Goals On Dartboard Shows Aspirations

Why Your Goals Are Causing You to Fail

When I was working at a major online real estate network, my manager asked me what my sales goal was for the month. I told him my goal was $25,000, since that was my quota that month, and he shook his head. “No,” he said, “that’s way too low- I know you can do better than that.”

I was confused. I would be thrilled if I hit quota! It was challenging enough hitting my quota of $20,000 the month before, and that was my best month to date. I thought he was just putting pressure on me so our team might lead the sales floor in volume, and maybe that was what he was trying to do- but what he actually did was teach me an invaluable lesson in goal setting.

I responded that my goal would be $30,000 rather than $25,000, and he responded by challenging me and suggesting $40,000. Being competitive, I jokingly told him I would double my quota for the month and hit $50,000. He smiled, nodded, and told me to get back to work.

Goals On Dartboard Shows AspirationsThat month I doubled my previous (best) month in sales, and hit $39,000. Although I didn’t sell my arbitrary “quota” of $50,000, I breezed through my $25,000 quota and made a heck of a commission check.

So what does all this mean?

We place goals on ourselves that we view as a bit of a challenge, but still easy to achieve. We set goals that are comfortable because we don’t like to miss our targets and “fail”. In setting “comfortable” goals, we limit ourselves and condition mediocrity and a habit of settling. If I had stuck to my original “goal” of $25,000, I probably would have hit it, I certainly would not have pushed harder to get to $39,000. I wouldn’t have thought it was possible, and I would have been pleased enough to have skimmed by to quota.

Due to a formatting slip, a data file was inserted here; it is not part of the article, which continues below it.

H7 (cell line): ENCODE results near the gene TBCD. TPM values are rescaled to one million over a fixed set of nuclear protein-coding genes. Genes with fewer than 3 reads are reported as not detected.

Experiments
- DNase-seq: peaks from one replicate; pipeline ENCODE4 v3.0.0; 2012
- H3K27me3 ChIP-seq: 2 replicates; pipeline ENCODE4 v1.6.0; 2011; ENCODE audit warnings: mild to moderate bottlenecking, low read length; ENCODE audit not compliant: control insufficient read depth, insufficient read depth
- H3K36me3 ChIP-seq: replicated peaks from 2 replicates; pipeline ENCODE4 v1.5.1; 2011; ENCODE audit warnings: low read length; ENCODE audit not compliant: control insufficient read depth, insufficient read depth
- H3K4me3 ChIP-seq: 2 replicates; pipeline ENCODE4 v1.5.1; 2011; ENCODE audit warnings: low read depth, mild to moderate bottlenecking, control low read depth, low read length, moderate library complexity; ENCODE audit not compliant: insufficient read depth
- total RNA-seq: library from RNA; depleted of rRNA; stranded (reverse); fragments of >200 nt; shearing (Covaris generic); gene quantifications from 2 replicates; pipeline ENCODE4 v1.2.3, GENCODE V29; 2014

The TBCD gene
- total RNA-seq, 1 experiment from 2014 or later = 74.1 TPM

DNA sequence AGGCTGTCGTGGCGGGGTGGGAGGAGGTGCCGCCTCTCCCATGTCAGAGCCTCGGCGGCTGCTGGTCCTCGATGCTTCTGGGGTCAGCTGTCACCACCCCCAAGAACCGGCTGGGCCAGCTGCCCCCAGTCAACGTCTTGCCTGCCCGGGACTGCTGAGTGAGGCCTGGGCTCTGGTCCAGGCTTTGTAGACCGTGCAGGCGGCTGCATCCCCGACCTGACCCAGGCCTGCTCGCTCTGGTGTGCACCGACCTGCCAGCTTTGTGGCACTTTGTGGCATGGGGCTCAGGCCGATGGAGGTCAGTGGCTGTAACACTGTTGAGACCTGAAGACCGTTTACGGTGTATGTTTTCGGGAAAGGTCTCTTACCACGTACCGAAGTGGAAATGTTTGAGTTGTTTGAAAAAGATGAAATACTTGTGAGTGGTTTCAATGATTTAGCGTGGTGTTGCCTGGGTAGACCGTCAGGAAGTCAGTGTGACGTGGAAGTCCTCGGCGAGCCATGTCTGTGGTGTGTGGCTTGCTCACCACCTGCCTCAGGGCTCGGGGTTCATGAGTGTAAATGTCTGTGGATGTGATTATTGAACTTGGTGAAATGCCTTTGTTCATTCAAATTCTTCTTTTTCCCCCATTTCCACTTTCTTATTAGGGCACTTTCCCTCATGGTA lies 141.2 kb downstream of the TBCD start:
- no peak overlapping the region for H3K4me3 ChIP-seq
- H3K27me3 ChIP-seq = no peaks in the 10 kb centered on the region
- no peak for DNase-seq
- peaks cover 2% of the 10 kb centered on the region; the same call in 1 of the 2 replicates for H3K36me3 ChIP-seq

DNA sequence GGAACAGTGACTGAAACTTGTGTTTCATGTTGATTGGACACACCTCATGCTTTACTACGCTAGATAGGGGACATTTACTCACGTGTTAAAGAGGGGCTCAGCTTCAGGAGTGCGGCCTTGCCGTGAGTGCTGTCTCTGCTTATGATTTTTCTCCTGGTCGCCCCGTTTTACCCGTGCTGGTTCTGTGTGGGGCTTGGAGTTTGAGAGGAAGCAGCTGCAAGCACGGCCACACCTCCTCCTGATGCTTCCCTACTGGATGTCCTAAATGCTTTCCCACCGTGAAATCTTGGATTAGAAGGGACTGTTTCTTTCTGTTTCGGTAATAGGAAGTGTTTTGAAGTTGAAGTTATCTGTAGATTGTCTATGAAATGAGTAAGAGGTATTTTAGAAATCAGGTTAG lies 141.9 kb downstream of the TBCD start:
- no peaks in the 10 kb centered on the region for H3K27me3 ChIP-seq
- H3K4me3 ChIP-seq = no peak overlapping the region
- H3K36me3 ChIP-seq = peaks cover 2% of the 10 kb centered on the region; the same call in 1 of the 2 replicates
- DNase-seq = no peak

However, when we push the boundaries of what we expect of ourselves, even if the goals seem out of reach, or even impossible, we can accomplish much more than we originally thought. Now, I must point out that the goals should be somewhat realistic and feasible (If I had set a goal of $200,000, I would have lost motivation and felt discouraged right from the start). But selecting a goal that seems just a bit out of reach can really create amazing results. Sometimes we don’t hit our goals right away, but with each attempt we inch closer and closer to success. More importantly, we train our minds not to sell ourselves short, and we switch our mindset from “here’s why this won’t work” to “here’s how this can work”. Now, as a small business consultant, I always tell my clients to be aggressive with their goals. It’s not failure if you are pushing hard and challenging yourself to achieve goals you think are just a bit out of reach. Perhaps they are (for now), but without trying to hit those goals, you risk the potential of never achieving them.

To quote Michelangelo, “The greater danger for most of us lies not in setting our aim too high and falling short; but in setting our aim too low, and achieving our mark.”

To see more posts from Breanna Bremer, please view her article library here.

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